Why putting yourself at the centre of conversations could be a mistake

Skilled Facilitators

In a job interview for an executive role in the mid-2010s, I was invited to tell the selection panel about my weaknesses. The first one that came to mind was ‘I often do because I can. 

That was a handy weakness when I was working late at night to meet a deadline, something had to be done, and no one else was available. 

However, it made me question many of the times I had planned and led facilitated processes over the years.  

  1. Was I always the best person to take on that role?  
  2. I may have had the skills, but what else was going on that could have mattered 
  3. Did the perceived power associated with my role inhibit other people from fully participating? 
  4. I was saving money doing it myself, but did I miss other benefits? 

The answers probably won’t surprise you, but I’ll share them as they are a good reminder. 

1. No. I wasn’t always the best person for a multitude of reasons. These varied according to the specific situation.

2. I was distracted, focusing on both the content we were exploring and the process of facilitation. The outcomes were okay, but there were lots of missed opportunities because I couldn’t participate and observe the conversations and interactions without having to worry about:

    • whether everyone’s voice had been heard in a way that made them feel safe to participate 
    • how small ‘p’ politics were playing out 
    • whether I was keeping a neutral stance and 
    • the ever important – if we would get where we needed to be and finish on time.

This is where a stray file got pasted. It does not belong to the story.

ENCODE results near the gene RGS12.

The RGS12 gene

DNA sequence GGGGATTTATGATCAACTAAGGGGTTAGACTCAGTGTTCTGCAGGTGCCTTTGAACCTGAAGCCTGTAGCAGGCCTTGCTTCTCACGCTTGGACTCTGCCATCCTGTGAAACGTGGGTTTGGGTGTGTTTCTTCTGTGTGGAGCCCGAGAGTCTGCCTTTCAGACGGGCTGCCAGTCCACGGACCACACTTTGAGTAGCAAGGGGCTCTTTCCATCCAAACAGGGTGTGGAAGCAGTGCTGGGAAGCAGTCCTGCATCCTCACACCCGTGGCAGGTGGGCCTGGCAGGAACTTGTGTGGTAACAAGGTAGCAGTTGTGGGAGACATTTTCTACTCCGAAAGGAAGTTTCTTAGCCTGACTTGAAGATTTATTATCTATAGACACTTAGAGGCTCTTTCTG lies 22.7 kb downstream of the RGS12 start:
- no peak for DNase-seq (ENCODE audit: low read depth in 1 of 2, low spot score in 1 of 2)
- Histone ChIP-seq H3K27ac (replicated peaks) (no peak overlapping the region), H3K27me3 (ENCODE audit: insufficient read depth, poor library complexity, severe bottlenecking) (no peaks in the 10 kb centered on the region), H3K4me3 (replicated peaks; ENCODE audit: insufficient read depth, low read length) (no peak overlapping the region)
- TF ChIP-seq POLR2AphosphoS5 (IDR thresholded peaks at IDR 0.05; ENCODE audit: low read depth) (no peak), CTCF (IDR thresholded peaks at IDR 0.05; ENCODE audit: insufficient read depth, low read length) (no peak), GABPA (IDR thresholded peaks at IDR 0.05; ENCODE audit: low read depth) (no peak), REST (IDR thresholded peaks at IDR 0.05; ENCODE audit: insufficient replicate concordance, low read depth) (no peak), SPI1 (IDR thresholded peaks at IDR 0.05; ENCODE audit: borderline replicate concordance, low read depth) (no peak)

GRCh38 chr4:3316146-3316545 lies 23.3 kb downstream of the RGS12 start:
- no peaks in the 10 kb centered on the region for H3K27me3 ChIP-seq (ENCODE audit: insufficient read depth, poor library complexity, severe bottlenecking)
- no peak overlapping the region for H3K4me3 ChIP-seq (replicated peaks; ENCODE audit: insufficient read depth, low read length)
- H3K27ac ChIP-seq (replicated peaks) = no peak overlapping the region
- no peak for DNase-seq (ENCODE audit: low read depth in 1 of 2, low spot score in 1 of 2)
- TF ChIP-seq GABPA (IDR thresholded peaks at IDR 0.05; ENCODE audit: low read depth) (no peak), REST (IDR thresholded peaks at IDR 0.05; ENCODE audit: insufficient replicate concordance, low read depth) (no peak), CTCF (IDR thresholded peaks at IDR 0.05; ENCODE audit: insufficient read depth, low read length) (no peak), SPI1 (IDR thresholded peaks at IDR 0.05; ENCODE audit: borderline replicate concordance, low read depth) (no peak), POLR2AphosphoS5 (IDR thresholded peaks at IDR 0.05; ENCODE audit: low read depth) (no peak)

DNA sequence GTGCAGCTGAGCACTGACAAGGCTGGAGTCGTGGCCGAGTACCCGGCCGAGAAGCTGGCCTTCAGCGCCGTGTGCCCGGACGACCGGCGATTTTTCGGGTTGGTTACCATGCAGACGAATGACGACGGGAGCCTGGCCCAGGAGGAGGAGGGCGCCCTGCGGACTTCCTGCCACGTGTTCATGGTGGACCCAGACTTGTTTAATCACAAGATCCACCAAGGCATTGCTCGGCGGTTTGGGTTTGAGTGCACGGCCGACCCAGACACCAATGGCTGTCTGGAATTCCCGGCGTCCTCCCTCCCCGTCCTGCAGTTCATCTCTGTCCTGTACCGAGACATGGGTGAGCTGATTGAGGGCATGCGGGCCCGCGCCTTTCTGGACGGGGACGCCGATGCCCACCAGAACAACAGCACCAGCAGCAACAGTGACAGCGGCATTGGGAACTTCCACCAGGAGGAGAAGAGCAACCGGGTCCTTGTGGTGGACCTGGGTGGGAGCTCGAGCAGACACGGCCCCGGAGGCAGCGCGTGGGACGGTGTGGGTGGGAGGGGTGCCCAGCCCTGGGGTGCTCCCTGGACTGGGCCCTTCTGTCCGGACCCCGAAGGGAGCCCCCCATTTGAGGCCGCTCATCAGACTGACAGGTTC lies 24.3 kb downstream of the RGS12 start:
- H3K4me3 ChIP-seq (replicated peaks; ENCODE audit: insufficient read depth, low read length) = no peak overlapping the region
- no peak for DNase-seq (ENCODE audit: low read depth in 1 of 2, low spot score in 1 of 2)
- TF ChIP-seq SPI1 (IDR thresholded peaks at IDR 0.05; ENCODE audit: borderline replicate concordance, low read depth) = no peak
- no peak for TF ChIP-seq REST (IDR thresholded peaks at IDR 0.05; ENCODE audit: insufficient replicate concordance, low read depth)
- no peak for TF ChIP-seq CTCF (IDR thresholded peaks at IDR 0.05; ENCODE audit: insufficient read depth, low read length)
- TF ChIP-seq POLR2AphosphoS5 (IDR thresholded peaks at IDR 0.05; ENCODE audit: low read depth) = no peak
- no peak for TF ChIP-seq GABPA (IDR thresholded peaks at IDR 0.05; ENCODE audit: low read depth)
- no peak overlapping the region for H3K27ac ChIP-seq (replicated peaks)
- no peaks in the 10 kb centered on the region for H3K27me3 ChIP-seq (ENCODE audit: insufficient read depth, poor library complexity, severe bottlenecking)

3. Yes. It didn’t matter how much I tried. If I was leading a process from a perceived power position, it inhibited other people’s participation because I was seen as their boss or the decision-maker.

4. I missed out on other benefits before, during and after the process, including: 

    • access to a fresh, more objective perspective.  
    • stimulation of thinking and help with testing assumptions.
    • the ability to more easily raise the ‘elephant in the room’ without lasting damage to working relationships. 

Looking back, I know we achieved more when I partnered with an external facilitator.  Like when we: 

  • explored the results from our Employee Opinion Survey 
  • needed to work with a broad range of stakeholders on a tricky issue 
  • needed to build stronger connections within the team or  
  • had to get everyone focused on how we would achieve a challenging goal. 

It also made me feel like someone else was invested in my success.  

Partnering with a skilled facilitator made a quote from author and consultant Meg Wheatley come to life i.e. Facilitation is like walking into a dark room with a group of people you don’t know, and you don’t know where the light switch is. But you have faith that, together, you’ll find it.’ 

That’s why I often compare external facilitators to skilled private tour guides when you’re on holiday in another country. They know the terrain, shortcuts, and hidden gems and ensure you reach your destination safely, efficiently and with richer experiences. 

Since starting my practice, I’ve expanded my facilitation toolkit and am no stranger to complex and challenging situations.  

So, if you’ve suddenly realised 2023 is fast coming to an end, and you need to have some crucial conversations before 2024, I’d love to chat and explore how I can assist

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